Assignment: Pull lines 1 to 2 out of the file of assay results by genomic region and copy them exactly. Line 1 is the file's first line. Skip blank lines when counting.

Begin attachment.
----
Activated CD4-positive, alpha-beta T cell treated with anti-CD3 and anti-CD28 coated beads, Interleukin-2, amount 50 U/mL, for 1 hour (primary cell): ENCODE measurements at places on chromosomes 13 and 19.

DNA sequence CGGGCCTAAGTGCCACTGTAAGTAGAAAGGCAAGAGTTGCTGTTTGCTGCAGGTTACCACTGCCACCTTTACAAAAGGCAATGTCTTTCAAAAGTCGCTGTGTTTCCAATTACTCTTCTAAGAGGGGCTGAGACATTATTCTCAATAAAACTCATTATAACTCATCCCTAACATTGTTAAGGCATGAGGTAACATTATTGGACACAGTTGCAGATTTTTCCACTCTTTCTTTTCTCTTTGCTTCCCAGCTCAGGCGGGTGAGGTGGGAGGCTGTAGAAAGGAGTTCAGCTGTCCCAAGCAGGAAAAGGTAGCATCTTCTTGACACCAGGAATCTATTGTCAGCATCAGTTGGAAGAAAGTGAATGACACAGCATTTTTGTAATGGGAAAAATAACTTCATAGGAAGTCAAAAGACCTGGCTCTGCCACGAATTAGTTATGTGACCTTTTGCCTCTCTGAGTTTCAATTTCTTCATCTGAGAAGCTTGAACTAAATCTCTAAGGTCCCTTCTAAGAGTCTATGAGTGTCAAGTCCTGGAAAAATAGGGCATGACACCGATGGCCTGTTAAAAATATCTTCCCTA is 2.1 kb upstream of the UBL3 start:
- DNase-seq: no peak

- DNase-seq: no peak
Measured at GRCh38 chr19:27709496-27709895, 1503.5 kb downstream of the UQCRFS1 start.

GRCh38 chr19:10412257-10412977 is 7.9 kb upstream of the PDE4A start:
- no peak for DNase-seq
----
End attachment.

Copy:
Activated CD4-positive, alpha-beta T cell treated with anti-CD3 and anti-CD28 coated beads, Interleukin-2, amount 50 U/mL, for 1 hour (primary cell): ENCODE measurements at places on chromosomes 13 and 19.

DNA sequence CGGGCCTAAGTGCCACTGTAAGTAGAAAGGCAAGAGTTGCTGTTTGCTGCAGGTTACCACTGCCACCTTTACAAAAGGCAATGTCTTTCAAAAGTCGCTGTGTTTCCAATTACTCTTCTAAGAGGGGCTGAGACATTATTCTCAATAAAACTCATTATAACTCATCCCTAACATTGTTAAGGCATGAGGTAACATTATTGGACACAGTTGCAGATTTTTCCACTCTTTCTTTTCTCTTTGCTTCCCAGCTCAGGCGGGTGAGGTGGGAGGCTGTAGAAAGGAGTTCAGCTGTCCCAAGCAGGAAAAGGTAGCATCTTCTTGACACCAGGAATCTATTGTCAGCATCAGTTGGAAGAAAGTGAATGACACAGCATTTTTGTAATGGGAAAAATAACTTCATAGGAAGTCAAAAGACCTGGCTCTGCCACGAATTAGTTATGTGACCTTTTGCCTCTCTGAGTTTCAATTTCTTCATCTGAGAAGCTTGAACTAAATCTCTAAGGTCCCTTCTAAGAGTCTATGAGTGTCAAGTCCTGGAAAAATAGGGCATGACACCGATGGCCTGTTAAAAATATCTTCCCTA is 2.1 kb upstream of the UBL3 start: